less worthy reason for women to disguise
themselves was so that they could be closer to
the military camps and promote their "trade". 
This adds the difficulty of separating these
"trades women" from the woman actually serving as
a soldier.   An added difficulty is that if a
female soldier's sex was discovered it is likely
that the commanding officer would deny any
knowledge of her and she would be labeled a
prostitute or would be escorted out of camp. 
All the women who for whatever reason disguised
themselves fought hard and well, giving their
last full measure to their chosen cause. 
Jennie Hodgers,a.k.a. Albert Cashier
Albert Cashier, born Irene Hodgers in Ireland,
spent the entire war in the guise of a man, and
continued in that disguise almost until her
dying day in 1915.
Sarah Emma Edmondsa.k.a. Franklin Thompson
Disguised as Franklin Thompson, a bible salesman,
Sarah Emma Edmonds entered the United States
from Canada to avoid an arranged marriage.  She
failed the first attempt at a physical due to a
height requirement, but managed to pass the
second physical and enlisted in Co. F, 2nd.
Michigan Infantry on May 14, 1861 at the age of
20.  This soldier started out as a field nurse
serving at First Manassas (Bull Run) and the
Seven Days Campaign.  She served as an
accomplished spy and buried another female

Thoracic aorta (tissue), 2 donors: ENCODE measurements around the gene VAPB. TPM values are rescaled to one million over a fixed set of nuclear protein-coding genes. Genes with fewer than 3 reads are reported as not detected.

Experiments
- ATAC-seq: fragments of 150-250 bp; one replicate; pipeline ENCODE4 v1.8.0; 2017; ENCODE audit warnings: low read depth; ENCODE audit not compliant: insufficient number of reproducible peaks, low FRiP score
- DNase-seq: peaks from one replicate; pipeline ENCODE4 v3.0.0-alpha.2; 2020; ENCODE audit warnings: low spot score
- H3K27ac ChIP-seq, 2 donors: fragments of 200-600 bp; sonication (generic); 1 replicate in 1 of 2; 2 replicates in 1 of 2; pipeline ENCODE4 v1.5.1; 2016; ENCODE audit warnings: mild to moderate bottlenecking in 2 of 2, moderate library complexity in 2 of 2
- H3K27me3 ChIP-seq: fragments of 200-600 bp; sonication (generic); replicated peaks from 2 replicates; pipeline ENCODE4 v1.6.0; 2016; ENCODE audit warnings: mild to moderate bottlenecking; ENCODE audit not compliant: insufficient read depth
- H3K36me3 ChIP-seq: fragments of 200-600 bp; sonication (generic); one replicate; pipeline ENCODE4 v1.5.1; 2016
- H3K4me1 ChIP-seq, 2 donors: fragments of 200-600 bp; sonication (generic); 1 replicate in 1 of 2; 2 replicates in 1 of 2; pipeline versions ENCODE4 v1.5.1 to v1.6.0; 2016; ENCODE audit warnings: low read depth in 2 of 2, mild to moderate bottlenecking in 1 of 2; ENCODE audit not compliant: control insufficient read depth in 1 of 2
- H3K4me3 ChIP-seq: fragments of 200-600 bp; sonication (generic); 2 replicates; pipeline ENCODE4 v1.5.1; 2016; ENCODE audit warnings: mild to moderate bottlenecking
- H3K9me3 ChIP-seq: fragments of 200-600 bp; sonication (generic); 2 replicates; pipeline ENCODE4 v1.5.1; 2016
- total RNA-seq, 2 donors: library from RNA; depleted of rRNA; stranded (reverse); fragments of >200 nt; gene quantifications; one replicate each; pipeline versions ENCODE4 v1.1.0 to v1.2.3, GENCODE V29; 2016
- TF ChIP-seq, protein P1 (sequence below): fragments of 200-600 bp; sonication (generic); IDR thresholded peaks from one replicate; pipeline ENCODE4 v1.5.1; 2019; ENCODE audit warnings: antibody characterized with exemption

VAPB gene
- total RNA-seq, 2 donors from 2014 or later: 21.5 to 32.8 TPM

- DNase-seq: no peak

soldier at Antietam.  The regiment was moved to
Kentucky early in 1863, where Thompson came down
with malaria.  Fearing discovery she deserted on
April 22. 
Sarah Rosetta Wakeman, alias Private Lyons
Madam Loreta Velazquez
Otherwise Known as Lieutenant Harry T. Buford,
Confederate States Army
Cuban woman fought in the Civil War for the
Confederacy as the cross-dressing Harry T.
Buford. As Buford, she organized an Arkansas
regiment participated in the historic battles of
Bull Run, Balls Bluff, Fort Donelson, and Shiloh

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Dr. Mary Edwards Walker
early suffragette,one of the earliest women
physicians,a champion for more
comfortableclothing for women and a pioneer for
women in many areas thatwe take for granted
today.Her medal was rescinded, then
subsequently restoredby President Carter.
At the start of the war, Mrs. Hopkins sold her
estates in New York, Virginia and Alabama and
gave the proceeds to the Confederate government
to establish hospitals for Confederate soldiers.
She then went to Richmond to serve as chief
matron of the hospital corps for Alabama. Mrs.
Hopkins was even shot twice while attending to
the wounded on the battlefield. Called the
Florence Nightingale of the South, her picture
appeared on Confederate currency from Alabama.
The most famous of all nurses was Clara Barton.
She went on and formed the Red Cross which is
still in existence today.
Annie Etheridge Courageous Nurse
known for her courage in giving medical help to
the wounded on the battlefield as a part of the
Michigan Volunteers, serving the regiment as a
nurse. She was an expert horsewoman and at the
start of the war she filled her saddle bags with
lint and bandages and often rode through battles
caring for the wounded.
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Rose O'Neal Greenhow
By the outbreak of the war, neither the Union nor
the Confederacy had established a full-scale
espionage system or a military intelligence
embryonic spy ring out of Washington, D.C., set
up late in 1860 or early in 1861
She produced intelligence of great value to the
Much of it reportedly came from an infatuated
Suitor, Henry Wilson of Massachusetts, chairman
of the Senate Military Affairs Committee.
Through a ring of couriers that included a woman
named Bettie Duval, Greenhow smuggled information